Nunez: Through the survey, we found that almost half of patients said their doctor had not asked them about their sleep quality in the past year. This is concerning, as a truly restful night’s sleep is a key component of health that should not be ignored. Unfortunately, it is probably all too common as the average US-educated physician only receives a few hours of formal education in sleep medicine during medical school.
One of the most common sleep disorders, sleep apnea, affects more than 50 million in the United States, yet 80% remain diagnosed and untreated. However, undiagnosed and untreated sleep apnea is associated with many serious health conditions like type 2 diabetes, heart disease, stroke, and even a shortened lifespan.
AJMC®: 78% of those who reported snoring in the survey are not concerned about whether it could be tied to an underlying health condition, such as sleep apnea. With a deferral in care reported widely amid the pandemic, do you foresee more intensified cases of sleep apnea, such as obstructive sleep apnea, coming as more people seek care? And how can patients and physicians optimally assess for this often undiagnosed condition?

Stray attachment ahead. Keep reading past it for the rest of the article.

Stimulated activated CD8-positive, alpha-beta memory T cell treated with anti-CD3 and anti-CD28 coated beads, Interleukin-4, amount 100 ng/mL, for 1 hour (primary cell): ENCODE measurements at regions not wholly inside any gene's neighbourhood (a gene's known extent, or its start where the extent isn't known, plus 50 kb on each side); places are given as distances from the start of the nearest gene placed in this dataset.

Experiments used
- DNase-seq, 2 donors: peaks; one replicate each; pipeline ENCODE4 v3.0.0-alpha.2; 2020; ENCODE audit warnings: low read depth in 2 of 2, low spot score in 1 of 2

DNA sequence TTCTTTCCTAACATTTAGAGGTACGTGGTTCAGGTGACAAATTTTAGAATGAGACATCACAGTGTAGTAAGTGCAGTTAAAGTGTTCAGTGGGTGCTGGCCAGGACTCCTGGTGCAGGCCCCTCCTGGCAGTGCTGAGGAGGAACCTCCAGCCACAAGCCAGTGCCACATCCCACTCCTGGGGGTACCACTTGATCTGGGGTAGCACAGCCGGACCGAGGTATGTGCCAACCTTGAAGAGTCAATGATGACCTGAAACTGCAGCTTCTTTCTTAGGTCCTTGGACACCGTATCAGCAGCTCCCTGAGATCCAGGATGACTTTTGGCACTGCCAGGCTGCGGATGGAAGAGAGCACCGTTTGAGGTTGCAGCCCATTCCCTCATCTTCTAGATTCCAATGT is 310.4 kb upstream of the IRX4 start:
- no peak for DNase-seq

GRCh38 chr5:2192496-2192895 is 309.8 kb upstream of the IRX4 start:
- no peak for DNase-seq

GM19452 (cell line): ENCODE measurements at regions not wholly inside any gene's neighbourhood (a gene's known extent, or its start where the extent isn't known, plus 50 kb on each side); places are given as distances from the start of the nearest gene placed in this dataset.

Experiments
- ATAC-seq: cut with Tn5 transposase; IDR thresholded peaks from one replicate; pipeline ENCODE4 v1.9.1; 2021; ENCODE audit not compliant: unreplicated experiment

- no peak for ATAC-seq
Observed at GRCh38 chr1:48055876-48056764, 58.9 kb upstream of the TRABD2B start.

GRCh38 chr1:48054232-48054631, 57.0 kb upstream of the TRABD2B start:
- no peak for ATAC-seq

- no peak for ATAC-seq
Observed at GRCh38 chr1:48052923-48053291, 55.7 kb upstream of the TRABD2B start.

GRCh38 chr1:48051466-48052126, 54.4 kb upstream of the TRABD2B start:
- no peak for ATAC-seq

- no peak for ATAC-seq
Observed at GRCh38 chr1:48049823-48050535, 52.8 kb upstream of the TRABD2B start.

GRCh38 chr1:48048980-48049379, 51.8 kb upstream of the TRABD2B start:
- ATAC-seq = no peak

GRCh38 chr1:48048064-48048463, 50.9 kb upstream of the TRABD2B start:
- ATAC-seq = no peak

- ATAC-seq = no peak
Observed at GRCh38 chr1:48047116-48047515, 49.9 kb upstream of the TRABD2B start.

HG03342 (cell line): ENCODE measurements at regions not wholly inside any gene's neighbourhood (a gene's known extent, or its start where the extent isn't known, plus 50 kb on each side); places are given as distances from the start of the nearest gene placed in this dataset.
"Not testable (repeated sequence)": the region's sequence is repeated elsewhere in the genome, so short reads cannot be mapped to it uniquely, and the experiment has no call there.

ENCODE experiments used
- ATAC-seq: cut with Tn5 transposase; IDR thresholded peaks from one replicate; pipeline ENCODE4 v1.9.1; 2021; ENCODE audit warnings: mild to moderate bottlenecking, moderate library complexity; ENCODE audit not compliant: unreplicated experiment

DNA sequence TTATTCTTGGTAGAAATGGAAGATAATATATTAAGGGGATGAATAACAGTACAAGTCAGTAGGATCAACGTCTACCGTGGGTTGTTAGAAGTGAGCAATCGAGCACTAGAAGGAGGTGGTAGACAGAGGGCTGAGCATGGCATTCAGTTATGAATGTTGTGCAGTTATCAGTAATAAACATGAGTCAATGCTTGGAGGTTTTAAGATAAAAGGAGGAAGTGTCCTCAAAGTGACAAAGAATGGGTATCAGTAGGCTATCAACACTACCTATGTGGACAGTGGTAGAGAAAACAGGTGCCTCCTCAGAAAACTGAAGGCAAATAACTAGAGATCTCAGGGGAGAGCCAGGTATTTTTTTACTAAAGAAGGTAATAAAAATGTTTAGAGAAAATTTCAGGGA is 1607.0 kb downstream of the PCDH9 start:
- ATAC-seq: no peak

Nunez: We’ve already seen sleep apnea testing and diagnosis rates returning to prepandemic levels over the past few months as COVID-19 restrictions change and vaccines have started rolling out. Plus, cloud-connected CPAP devices have helped patients and physicians alike maintain care and treatment throughout the pandemic.
The impacts on adherence when a patient uses digitally-connected CPAP therapy are worth calling out: 87% of CPAP users are adherent on therapy when remotely and self-monitored versus roughly 50% on non-cloud connected devices.
Patients who use ResMed devices can self-monitor their CPAP use through myAir, a mobile app that provides nightly data on their treatment, and health care providers can quickly access that data through AirView, a cloud-based platform for remote patient monitoring, that shares clinical insights with providers and helps reduce costs related to patient follow-up.
To assess for sleep apnea, it’s helpful to know the associated symptoms–like snoring, excessive fatigue, difficulty concentrating, morning headaches, among others. Ultimately, speaking with a physician about any symptoms or concerns is recommended. SleepforBetterTomorrow.com also provides a free sleep apnea assessment for patients.
It’s critical that physicians speak more often with their patients about their sleep health and patterns. Many physicians feel short on time when speaking with patients, but by addressing sleep health and potential sleep disorders like sleep apnea with your patients sooner rather than later, you could be helping address other potential comorbidities.
AJMC®: Any other thoughts?
Nunez: Part of the hurdle of educating patients about sleep apnea is overcoming the stereotype that comes with CPAP therapy. CPAP devices are constantly getting smaller, quieter, more comfortable, smarter, and easier to use, allowing for a more restful sleep. It’s important that we share this with patients, as it could help support adherence and better health outcomes.